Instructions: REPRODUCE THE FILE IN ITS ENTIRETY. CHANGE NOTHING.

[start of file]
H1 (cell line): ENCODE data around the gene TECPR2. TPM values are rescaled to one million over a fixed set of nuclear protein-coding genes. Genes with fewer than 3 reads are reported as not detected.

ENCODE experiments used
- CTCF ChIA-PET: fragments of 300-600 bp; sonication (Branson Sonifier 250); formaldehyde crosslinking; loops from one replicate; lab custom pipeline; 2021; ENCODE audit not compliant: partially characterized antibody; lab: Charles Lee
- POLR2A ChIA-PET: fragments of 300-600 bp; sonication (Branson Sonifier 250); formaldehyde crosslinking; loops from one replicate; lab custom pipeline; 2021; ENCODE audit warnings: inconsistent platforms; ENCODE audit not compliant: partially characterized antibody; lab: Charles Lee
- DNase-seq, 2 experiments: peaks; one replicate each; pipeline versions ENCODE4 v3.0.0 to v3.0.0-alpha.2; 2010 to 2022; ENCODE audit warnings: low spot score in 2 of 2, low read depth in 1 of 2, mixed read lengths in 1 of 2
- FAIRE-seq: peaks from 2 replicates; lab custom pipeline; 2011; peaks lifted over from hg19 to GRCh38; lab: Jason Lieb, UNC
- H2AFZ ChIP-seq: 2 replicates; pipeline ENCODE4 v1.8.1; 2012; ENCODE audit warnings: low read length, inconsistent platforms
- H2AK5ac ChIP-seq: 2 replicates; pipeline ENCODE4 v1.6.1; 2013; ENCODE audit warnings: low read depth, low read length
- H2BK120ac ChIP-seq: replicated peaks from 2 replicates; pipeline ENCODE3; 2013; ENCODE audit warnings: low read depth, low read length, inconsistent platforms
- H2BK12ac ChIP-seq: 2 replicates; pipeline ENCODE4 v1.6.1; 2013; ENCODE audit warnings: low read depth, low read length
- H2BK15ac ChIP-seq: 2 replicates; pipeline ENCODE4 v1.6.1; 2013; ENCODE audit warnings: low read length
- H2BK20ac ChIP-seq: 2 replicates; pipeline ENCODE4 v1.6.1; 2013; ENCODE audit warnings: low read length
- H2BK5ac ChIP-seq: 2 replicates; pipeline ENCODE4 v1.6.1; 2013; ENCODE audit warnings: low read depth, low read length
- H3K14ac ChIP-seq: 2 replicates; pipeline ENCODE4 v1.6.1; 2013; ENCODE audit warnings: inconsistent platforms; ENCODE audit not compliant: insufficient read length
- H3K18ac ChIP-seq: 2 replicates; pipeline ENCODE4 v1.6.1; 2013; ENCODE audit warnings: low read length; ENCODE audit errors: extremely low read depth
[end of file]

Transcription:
H1 (cell line): ENCODE data around the gene TECPR2. TPM values are rescaled to one million over a fixed set of nuclear protein-coding genes. Genes with fewer than 3 reads are reported as not detected.

ENCODE experiments used
- CTCF ChIA-PET: fragments of 300-600 bp; sonication (Branson Sonifier 250); formaldehyde crosslinking; loops from one replicate; lab custom pipeline; 2021; ENCODE audit not compliant: partially characterized antibody; lab: Charles Lee
- POLR2A ChIA-PET: fragments of 300-600 bp; sonication (Branson Sonifier 250); formaldehyde crosslinking; loops from one replicate; lab custom pipeline; 2021; ENCODE audit warnings: inconsistent platforms; ENCODE audit not compliant: partially characterized antibody; lab: Charles Lee
- DNase-seq, 2 experiments: peaks; one replicate each; pipeline versions ENCODE4 v3.0.0 to v3.0.0-alpha.2; 2010 to 2022; ENCODE audit warnings: low spot score in 2 of 2, low read depth in 1 of 2, mixed read lengths in 1 of 2
- FAIRE-seq: peaks from 2 replicates; lab custom pipeline; 2011; peaks lifted over from hg19 to GRCh38; lab: Jason Lieb, UNC
- H2AFZ ChIP-seq: 2 replicates; pipeline ENCODE4 v1.8.1; 2012; ENCODE audit warnings: low read length, inconsistent platforms
- H2AK5ac ChIP-seq: 2 replicates; pipeline ENCODE4 v1.6.1; 2013; ENCODE audit warnings: low read depth, low read length
- H2BK120ac ChIP-seq: replicated peaks from 2 replicates; pipeline ENCODE3; 2013; ENCODE audit warnings: low read depth, low read length, inconsistent platforms
- H2BK12ac ChIP-seq: 2 replicates; pipeline ENCODE4 v1.6.1; 2013; ENCODE audit warnings: low read depth, low read length
- H2BK15ac ChIP-seq: 2 replicates; pipeline ENCODE4 v1.6.1; 2013; ENCODE audit warnings: low read length
- H2BK20ac ChIP-seq: 2 replicates; pipeline ENCODE4 v1.6.1; 2013; ENCODE audit warnings: low read length
- H2BK5ac ChIP-seq: 2 replicates; pipeline ENCODE4 v1.6.1; 2013; ENCODE audit warnings: low read depth, low read length
- H3K14ac ChIP-seq: 2 replicates; pipeline ENCODE4 v1.6.1; 2013; ENCODE audit warnings: inconsistent platforms; ENCODE audit not compliant: insufficient read length
- H3K18ac ChIP-seq: 2 replicates; pipeline ENCODE4 v1.6.1; 2013; ENCODE audit warnings: low read length; ENCODE audit errors: extremely low read depth